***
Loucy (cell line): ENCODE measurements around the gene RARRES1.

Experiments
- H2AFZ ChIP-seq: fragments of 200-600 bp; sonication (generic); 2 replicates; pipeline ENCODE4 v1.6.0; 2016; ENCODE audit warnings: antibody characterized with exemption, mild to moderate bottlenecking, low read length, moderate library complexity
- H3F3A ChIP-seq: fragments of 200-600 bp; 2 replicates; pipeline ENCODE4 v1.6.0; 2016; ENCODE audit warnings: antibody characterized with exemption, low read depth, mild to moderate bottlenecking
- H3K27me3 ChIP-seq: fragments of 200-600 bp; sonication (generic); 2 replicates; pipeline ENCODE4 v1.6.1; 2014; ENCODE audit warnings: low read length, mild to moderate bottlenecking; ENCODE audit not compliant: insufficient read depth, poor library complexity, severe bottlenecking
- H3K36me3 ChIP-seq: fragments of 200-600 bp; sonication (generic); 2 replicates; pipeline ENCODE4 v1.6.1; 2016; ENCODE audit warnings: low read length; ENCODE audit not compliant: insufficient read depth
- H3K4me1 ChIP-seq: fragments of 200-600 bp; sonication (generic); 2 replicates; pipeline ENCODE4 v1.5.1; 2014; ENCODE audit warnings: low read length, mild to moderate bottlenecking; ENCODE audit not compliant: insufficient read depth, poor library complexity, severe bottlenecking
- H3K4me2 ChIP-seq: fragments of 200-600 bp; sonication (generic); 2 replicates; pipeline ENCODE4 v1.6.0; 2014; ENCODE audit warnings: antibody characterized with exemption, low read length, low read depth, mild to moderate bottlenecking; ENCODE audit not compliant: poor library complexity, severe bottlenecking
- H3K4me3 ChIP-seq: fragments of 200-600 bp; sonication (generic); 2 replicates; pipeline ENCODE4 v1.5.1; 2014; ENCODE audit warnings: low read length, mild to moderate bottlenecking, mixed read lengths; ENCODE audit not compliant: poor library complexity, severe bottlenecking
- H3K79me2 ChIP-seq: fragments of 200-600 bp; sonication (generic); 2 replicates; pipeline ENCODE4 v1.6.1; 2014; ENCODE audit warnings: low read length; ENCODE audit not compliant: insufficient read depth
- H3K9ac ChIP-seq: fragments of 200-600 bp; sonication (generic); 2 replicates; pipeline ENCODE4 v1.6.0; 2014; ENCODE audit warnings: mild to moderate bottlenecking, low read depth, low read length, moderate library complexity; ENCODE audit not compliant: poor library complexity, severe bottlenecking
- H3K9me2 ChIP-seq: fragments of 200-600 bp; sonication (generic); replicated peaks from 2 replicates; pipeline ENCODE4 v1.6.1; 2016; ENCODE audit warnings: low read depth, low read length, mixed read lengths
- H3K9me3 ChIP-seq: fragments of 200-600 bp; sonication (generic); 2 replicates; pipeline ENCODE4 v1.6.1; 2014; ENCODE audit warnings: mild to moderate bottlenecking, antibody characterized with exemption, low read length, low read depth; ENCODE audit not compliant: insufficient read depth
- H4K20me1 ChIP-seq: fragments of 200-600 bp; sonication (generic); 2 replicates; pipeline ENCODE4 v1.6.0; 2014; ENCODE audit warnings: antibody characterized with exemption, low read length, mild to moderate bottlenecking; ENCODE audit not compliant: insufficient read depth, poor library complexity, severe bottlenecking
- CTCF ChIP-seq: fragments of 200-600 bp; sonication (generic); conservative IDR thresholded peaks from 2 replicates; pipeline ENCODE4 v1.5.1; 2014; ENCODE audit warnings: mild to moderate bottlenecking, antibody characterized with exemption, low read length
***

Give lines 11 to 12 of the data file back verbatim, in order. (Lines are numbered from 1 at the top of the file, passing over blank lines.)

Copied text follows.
- H3K9ac ChIP-seq: fragments of 200-600 bp; sonication (generic); 2 replicates; pipeline ENCODE4 v1.6.0; 2014; ENCODE audit warnings: mild to moderate bottlenecking, low read depth, low read length, moderate library complexity; ENCODE audit not compliant: poor library complexity, severe bottlenecking
- H3K9me2 ChIP-seq: fragments of 200-600 bp; sonication (generic); replicated peaks from 2 replicates; pipeline ENCODE4 v1.6.1; 2016; ENCODE audit warnings: low read depth, low read length, mixed read lengths